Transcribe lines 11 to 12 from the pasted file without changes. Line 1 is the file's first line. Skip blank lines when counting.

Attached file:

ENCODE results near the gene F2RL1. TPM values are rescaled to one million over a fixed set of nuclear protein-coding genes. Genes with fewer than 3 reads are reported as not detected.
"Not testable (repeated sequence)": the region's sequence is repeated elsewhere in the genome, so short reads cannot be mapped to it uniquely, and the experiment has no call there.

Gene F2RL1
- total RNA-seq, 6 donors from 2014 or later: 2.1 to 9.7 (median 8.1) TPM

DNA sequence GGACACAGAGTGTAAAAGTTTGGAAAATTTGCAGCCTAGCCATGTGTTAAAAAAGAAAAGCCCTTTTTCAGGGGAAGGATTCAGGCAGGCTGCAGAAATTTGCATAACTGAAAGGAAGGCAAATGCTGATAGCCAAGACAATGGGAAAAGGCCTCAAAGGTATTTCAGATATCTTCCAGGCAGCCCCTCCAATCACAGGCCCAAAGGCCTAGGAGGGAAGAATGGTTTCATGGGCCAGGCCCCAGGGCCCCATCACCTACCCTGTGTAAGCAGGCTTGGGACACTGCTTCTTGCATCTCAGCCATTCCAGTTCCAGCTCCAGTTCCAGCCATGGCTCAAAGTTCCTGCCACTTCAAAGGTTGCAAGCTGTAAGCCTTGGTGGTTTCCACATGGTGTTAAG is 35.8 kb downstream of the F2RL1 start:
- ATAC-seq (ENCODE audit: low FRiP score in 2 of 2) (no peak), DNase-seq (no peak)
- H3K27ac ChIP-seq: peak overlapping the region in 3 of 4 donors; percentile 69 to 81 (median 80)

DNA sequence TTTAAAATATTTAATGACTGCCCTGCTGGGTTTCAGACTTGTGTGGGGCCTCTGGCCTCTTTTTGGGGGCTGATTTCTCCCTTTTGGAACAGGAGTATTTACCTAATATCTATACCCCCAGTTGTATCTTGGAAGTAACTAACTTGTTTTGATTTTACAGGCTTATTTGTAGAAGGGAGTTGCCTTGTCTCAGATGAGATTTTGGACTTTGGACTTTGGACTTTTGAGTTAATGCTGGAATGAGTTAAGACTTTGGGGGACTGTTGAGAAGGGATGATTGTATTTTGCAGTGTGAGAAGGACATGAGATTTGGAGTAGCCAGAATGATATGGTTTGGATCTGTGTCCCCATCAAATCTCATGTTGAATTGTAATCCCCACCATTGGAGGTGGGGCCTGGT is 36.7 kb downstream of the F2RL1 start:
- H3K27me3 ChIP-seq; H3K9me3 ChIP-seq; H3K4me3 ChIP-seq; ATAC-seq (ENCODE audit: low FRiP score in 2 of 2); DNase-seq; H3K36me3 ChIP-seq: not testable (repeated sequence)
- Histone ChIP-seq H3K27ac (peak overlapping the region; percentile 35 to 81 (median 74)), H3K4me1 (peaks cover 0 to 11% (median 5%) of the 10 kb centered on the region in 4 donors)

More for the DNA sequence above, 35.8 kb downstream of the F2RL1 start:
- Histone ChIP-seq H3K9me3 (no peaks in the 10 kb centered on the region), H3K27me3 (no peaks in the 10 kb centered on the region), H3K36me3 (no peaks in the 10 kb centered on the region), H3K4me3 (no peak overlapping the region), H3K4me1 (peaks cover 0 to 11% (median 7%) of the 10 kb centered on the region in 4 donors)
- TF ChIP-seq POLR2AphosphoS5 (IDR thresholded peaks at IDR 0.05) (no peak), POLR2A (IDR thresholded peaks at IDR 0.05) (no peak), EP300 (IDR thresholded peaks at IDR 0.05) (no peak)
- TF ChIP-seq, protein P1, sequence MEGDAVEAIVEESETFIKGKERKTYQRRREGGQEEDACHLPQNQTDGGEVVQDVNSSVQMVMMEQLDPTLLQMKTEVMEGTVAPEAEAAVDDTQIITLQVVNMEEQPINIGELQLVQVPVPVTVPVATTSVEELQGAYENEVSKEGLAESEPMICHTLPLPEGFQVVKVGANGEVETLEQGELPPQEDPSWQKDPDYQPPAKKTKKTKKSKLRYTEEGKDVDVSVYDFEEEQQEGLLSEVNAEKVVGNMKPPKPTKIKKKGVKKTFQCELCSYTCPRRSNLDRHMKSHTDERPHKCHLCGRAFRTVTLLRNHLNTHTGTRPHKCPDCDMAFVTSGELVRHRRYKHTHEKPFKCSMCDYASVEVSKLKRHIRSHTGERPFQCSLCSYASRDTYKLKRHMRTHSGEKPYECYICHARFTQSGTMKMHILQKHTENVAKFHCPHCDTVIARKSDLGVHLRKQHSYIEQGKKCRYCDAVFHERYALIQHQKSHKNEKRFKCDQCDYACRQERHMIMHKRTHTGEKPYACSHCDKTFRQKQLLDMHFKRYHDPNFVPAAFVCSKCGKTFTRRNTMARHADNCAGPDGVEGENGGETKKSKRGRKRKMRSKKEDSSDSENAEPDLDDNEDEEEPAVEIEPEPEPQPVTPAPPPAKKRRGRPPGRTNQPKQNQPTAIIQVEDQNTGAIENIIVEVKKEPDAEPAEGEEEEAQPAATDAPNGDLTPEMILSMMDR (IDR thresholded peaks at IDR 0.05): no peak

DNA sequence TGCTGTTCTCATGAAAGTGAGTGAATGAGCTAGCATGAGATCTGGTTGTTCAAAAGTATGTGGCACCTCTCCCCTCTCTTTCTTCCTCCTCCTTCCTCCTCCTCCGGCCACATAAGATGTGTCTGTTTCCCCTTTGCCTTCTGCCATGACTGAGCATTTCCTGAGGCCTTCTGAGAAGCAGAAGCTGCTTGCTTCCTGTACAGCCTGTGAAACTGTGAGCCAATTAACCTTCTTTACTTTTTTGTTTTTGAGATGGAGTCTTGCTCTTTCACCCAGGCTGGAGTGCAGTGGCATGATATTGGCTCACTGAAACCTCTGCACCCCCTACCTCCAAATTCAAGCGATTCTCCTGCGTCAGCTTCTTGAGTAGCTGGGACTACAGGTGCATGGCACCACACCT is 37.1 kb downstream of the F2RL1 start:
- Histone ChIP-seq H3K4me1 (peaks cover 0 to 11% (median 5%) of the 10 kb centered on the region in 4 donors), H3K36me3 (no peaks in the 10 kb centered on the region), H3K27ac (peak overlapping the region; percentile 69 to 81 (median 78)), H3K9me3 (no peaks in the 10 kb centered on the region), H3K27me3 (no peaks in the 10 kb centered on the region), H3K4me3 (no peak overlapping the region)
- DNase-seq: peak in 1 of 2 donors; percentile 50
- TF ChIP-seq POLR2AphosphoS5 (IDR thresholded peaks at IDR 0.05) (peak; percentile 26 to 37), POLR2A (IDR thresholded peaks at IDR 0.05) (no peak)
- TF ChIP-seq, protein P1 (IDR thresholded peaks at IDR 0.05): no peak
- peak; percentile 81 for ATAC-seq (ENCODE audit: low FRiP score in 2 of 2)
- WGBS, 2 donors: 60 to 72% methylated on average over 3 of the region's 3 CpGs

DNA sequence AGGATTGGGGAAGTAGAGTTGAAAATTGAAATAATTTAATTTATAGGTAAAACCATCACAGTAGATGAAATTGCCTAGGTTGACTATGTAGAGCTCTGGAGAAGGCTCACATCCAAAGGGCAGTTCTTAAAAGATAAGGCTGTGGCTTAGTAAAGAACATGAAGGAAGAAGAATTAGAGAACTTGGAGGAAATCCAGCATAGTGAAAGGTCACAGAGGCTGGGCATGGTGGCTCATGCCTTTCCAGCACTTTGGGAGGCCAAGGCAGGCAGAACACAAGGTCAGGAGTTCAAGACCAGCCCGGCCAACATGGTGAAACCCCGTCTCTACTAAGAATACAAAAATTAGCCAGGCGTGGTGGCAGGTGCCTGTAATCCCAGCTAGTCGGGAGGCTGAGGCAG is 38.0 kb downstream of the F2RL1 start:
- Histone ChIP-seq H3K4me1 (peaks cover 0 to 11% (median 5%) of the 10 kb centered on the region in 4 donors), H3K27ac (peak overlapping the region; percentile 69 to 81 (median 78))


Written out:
More for the DNA sequence above, 35.8 kb downstream of the F2RL1 start:
- Histone ChIP-seq H3K9me3 (no peaks in the 10 kb centered on the region), H3K27me3 (no peaks in the 10 kb centered on the region), H3K36me3 (no peaks in the 10 kb centered on the region), H3K4me3 (no peak overlapping the region), H3K4me1 (peaks cover 0 to 11% (median 7%) of the 10 kb centered on the region in 4 donors)